After service in the First and Second World Wars, it was amalgamated into The Duke of Edinburgh's Royal Regiment (Berkshire and Wiltshire) in 1959.


  • 1881 - 1891: General Thomas Henry Johnston (formerly colonel of 66th Foot)[7]
  • 1891 - 1894: General Sir William Pollexfen Radcliffe, KCB[8]
  • 1894 - 1905: Lieutenant-General Robert William Lowry, CB[9][10]
  • 1905 - 1913: Major-General Sir William Bellairs, KCMG, CB[11][12]
  • 1913 - 1930: Major-General Edward Thompson Dickson[13][14]
  • 1930 - 1940: General Sir Felix Fordati Ready CB, CSI, CMG, CSO[15]
  • 1940 - 1947: General Robert John Collins
  • 1947 - 1956: General Sir Miles Dempsey[16]
  • 1956 - 1959: Brigadier Dudley William Bruce Trower Hogg

Battle Honours[edit]

Members of the 10th Battalion climbing the heights of Calvi Risorta in the Allied invasion of Italy, October 1943
  • From 49th Regiment of Foot: Egmont-op-Zee, Copenhagen, Queenstown, China, Alma, Inkerman, Sevastopol
  • From 66th Regiment of Foot: Douro, Talavera, Albuhera, Vittoria, Pyrenees, Nivelle, Nive, Orthes, Peninsula, Kandahar 1880, Afghanistan 1879-80 (Maiwand)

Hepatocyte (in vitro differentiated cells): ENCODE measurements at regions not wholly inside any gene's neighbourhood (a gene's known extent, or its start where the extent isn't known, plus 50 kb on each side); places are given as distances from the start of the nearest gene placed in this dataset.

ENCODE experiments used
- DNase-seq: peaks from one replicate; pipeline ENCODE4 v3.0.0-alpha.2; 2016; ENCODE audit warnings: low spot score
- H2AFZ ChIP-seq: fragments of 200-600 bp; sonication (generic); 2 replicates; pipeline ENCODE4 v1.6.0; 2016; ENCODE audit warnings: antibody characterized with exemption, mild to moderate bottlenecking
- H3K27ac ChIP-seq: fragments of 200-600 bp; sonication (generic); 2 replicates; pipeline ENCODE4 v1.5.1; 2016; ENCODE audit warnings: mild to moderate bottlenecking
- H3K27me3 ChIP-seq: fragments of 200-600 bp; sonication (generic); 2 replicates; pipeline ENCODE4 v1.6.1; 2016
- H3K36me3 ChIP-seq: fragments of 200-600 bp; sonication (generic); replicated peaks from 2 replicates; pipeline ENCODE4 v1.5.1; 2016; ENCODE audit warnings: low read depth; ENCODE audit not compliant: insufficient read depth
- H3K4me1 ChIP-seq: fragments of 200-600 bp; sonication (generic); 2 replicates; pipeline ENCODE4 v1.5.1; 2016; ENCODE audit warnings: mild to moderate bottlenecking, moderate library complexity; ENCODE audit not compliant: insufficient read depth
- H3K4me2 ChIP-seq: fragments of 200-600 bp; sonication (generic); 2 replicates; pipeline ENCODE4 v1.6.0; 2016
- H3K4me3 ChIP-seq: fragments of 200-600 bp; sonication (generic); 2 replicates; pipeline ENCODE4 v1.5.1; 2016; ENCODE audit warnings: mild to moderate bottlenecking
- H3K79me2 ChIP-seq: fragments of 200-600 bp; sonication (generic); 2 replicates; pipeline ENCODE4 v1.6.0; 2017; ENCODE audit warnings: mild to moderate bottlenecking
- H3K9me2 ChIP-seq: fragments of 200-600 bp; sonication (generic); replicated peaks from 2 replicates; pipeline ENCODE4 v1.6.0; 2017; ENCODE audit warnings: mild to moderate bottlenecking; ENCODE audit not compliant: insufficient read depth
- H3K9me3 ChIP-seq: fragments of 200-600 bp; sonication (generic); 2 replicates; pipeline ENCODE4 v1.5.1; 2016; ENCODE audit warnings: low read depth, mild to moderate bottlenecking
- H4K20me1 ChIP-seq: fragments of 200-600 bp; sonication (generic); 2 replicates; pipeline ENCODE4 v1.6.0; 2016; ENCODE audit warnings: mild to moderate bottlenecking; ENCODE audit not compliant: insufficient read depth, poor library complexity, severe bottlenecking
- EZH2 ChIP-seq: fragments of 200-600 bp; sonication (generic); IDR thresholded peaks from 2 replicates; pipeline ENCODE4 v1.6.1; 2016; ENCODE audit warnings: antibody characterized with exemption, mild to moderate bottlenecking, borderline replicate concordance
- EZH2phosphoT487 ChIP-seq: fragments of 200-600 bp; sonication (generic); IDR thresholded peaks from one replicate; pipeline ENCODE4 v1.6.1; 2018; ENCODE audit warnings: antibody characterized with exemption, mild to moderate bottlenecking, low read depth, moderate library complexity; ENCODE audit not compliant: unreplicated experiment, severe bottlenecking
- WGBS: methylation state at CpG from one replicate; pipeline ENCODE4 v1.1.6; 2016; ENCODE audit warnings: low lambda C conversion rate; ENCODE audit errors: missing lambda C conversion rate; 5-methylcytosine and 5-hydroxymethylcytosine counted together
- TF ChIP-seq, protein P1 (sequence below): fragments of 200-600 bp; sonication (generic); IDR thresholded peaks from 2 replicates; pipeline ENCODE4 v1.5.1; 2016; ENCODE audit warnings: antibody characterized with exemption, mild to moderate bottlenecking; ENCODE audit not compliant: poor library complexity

• St. Lucia 1778, Egypt 1882, Tofrek, Suakin 1885, South Africa 1899-1902
  • The Great War (16 battalions): Mons, Retreat from Mons, Marne 1914, Aisne 1914 '18, Ypres 1914 '17, Langemarck 1914 '17, Gheluvelt, Nonne Bosschen, Neuve Chapelle, Aubers, Festubert 1915, Loos, Somme 1916 '18, Albert 1916 '18, Bazentin, Delville Wood, Pozières, Flers-Courcelette, Morval, Thiepval, Le Transloy, Ancre Heights, Ancre 1916 '18, Arras 1917 '18, Scarpe 1917 '18, Arleux, Pilckem, Polygon Wood, Broodseinde, Poelcappelle, Passchendaele, Cambrai 1917 '18, St. Quentin, Bapaume 1918, Rosières, Avre, Villers Bretonneux, Lys, Hazebrouck, Béthune, Amiens, Hindenburg Line, Havrincourt, Épéhy, Canal du Nord, St. Quentin Canal, Selle, Valenciennes, Sambre, France and Flanders 1914-18, Piave, Vittorio Veneto, Italy 1917-18, Doiran 1917 '18, Macedonia 1915-18
  • The Second World War: Dyle, St. Omer-La Bassée, Dunkirk 1940, Normandy Landing, Rhine, North-West Europe 1940 '44-45, Pursuit to Messina, Sicily 1943, Monte Camino, Calabritto, Garigliano Crossing, Damiano, Anzio, Carroceto, Italy 1943-45, Donbaik, Kohima, Mao Songsang, Shwebo, Kyaukmyaung Bridgehead, Mandalay, Fort Dufferin, Rangoon Road, Toungoo, Burma 1942-45